• Rainbow over Half Dome

    Yosemite

    National Park California

Search and Rescue

SAR siters during a rescue
Yosemite Search and Rescue (YOSAR) was established in the 1960s to respond to emergencies that occurred in the park. (In addition, there are internships in Little Yosemite Valley that include a significant degree of search and rescue and emergency medical system work.) Because of the complexity and frequency of these emergencies the Division of Visitor and Resource Protection requires highly trained supplemental staff to assist in these events during the summer season. The SAR team member volunteer position augments the Yosemite Valley and Tuolumne Meadow Districts' operational staff as on-call resources that assist during emergencies. In exchange, the SAR team member is provided a tent cabin at the Camp 4 walk-in campground or a campsite in Tuolumne Meadows campground. These areas have historically been referred to as the SAR Sites.

SAR Team Members also receive the following benefits:

  • Annual and Monthly SAR Trainings in Vertical Rope Rescue and Swiftwater Rescue
  • Annual SAR Days training
  • Emergency Medical Trainings.
  • Operational Leadership Training.
  • Access to the Friends of YOSAR Professional Development and Training Grant Program.
  • Access to the Friends of YOSAR Insurance Reimbursement Program.
  • DNC Parks & Resorts at Yosemite Discount Card.
  • Eligibility for National Park Service Volunteer Benefit Program.

Volunteer Expectations

Responding to an emergency is a SAR team member's highest priority while living on the SAR Site. At any time during the summer season, half of the SAR Team is expected to be available for emergency response. SAR team members should expect to spend at least fifty percent of their time as an on-call resource, ready to respond to the rescue cache. During this on-call time SAR team members are considered volunteers and are not paid. SAR team members could also be expected to volunteer time during trainings, team meetings, and with other tasks as assigned.

Paid Emergency Service

During an emergency incident, SAR team members are hired and paid for the duration of that incident using the AD/Emergency Hire System. All AD/Emergency Hire policies, conduct requirements, and workers compensation benefits do apply. On average, Yosemite National Park fields 200 to 250 emergency calls annually. These events range from the frequent on-trail litter carries to complex vertical technical rescue. SAR Team Members are also utilized during other types of emergency incidents and logistical operations, like SAR cache work, transportation assignments, and ambulance duties. Over the course of a typical summer season a SAR Team Member can work between 250 to 400 hours.

Length of Season

Valley SAR Team Members: May 1st through October 31st.

Tuolumne Meadows SAR Team Members: Early to mid June through September 30th (depends on the opening date of Tioga Road).

Skills

The Yosemite SAR Program is looking for highly motivated and skilled individuals to assist in all aspect of emergency services. Historically, typical SAR Team candidates have possessed a variety of outdoor skills focusing in all aspects of Alpinism, i.e., rock climbing, mountaineering, aid climbing, ice climbing, skiing, backcountry navigation, camping and survival. Candidates should also have a strong background or interest in medicine, and all applicants should currently have or be in the process of obtaining a basic Emergency Responder Certification i.e., First Responder or Wilderness First Responder. An Emergency Medical Technician (EMT) or higher certification with a National Accreditation is preferred. Previous Search and Rescue experience is valuable but not a requirement.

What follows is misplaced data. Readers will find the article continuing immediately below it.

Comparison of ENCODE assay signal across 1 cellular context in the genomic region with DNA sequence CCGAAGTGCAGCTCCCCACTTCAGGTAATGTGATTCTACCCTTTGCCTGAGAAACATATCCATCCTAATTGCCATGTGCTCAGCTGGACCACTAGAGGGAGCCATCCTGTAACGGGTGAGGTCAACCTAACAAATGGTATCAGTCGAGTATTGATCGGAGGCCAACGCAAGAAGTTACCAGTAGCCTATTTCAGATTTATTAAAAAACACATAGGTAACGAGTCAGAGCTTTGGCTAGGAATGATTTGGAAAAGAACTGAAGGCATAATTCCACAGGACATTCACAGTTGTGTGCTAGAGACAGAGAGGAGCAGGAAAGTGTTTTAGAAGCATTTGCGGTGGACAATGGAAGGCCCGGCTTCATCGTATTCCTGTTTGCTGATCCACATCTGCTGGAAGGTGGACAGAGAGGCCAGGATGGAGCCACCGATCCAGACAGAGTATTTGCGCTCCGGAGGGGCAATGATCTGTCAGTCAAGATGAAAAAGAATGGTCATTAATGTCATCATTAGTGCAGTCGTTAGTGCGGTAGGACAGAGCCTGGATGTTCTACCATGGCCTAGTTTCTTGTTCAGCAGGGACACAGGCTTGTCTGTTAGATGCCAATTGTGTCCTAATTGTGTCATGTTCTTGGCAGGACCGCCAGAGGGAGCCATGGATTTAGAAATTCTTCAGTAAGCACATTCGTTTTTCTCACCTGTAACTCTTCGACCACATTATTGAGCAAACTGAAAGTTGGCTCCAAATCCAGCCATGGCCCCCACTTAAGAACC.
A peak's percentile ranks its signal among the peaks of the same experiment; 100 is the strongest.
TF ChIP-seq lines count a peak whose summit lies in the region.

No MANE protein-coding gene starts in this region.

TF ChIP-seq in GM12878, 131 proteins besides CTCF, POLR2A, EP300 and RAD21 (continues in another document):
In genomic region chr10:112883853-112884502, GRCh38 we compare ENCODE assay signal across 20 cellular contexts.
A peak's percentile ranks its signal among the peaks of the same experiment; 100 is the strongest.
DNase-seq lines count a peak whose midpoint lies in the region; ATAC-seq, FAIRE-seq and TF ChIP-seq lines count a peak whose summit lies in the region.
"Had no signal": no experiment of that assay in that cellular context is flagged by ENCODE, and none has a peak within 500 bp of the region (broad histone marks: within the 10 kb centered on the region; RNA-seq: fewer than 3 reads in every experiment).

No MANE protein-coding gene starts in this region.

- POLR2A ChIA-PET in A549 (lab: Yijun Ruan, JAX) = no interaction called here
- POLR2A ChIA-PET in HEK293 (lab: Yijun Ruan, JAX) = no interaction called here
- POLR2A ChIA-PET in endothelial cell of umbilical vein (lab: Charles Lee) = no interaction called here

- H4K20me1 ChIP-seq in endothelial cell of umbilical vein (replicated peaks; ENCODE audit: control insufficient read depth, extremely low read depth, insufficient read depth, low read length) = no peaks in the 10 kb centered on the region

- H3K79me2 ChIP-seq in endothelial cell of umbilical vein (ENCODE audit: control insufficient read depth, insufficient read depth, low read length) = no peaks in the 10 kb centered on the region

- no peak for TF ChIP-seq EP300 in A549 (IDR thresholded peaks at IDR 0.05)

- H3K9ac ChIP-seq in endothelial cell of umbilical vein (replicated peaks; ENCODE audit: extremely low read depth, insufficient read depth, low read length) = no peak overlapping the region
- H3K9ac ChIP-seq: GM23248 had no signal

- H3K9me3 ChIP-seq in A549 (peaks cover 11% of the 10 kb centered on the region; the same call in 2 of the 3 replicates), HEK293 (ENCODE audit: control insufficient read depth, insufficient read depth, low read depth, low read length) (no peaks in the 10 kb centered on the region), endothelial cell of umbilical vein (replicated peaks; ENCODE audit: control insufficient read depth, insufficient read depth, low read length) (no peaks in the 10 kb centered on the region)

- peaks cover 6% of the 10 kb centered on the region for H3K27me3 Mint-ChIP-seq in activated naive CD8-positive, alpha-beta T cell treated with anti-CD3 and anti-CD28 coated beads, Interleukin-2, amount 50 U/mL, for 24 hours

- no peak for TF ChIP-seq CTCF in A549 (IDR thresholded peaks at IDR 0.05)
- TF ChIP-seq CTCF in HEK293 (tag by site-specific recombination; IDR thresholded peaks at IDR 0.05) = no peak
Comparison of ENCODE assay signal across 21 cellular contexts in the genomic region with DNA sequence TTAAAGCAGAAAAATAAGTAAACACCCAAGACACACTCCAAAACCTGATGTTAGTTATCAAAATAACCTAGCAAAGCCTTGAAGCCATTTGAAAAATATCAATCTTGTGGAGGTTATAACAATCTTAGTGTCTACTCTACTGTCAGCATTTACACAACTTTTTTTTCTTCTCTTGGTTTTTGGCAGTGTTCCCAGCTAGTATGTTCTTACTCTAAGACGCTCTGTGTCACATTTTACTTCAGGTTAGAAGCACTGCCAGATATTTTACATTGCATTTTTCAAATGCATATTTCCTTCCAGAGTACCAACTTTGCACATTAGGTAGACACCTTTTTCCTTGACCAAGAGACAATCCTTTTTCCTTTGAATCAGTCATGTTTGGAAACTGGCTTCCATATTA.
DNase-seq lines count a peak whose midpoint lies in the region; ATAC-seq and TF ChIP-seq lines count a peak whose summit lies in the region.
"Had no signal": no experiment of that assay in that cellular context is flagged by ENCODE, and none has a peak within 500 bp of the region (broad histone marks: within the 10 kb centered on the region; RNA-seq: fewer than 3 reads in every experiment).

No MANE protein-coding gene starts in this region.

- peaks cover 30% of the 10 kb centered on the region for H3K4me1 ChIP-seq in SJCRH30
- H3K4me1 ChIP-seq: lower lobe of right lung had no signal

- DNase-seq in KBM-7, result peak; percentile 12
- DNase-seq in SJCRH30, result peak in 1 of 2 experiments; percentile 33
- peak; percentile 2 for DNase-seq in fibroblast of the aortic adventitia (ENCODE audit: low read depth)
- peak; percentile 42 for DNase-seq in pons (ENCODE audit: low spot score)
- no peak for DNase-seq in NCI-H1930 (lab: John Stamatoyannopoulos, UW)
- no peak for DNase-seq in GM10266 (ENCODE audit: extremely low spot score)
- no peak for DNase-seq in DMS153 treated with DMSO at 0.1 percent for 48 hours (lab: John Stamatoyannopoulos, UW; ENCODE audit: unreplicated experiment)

How to Apply

Applications will be accepted at any time during the calendar year and kept on file. However, only applications received by January 31 will be considered for the up-coming summer season. Applications received after January 31 are saved and reviewed for the following year's season. Only individuals with valid and current United States Social Security Numbers are eligible.

Application Package

All application documents are to be submitted electronically in PDF format to yose_sar@nps.gov. Applicants will receive an email confirmation that their application has been received. No other status updates on the application process will be sent. Please submit the following items in your application package:

  • One page letter of intent specifying which area you would like to work in, Yosemite Valley and/or Tuolumne Meadows.
  • General resume, to include previous work experience, personal or professional Search and Rescue experiences, medical experience, list of current certification, and references. Please do not attach copies of certifications.
  • One-page climbing resume, to include significant achievements, current proficiency level and grades, and Yosemite-specific experience, if possible. Also briefly describe any swiftwater skills and experience.
Include on your application package your full name, date of birth, and current mailing address. Do not include your Social Security number.

Did You Know?

Ranger talking to kids

Yosemite Conservancy’s signature project in 2013 is Youth In Yosemite. This project encompasses 12 individual youth programs that focus on education, mentoring, and wilderness exploration. One of the programs funded by Yosemite Conservancy is the Junior Ranger program, a program that benefits over 27,000 children annually. More...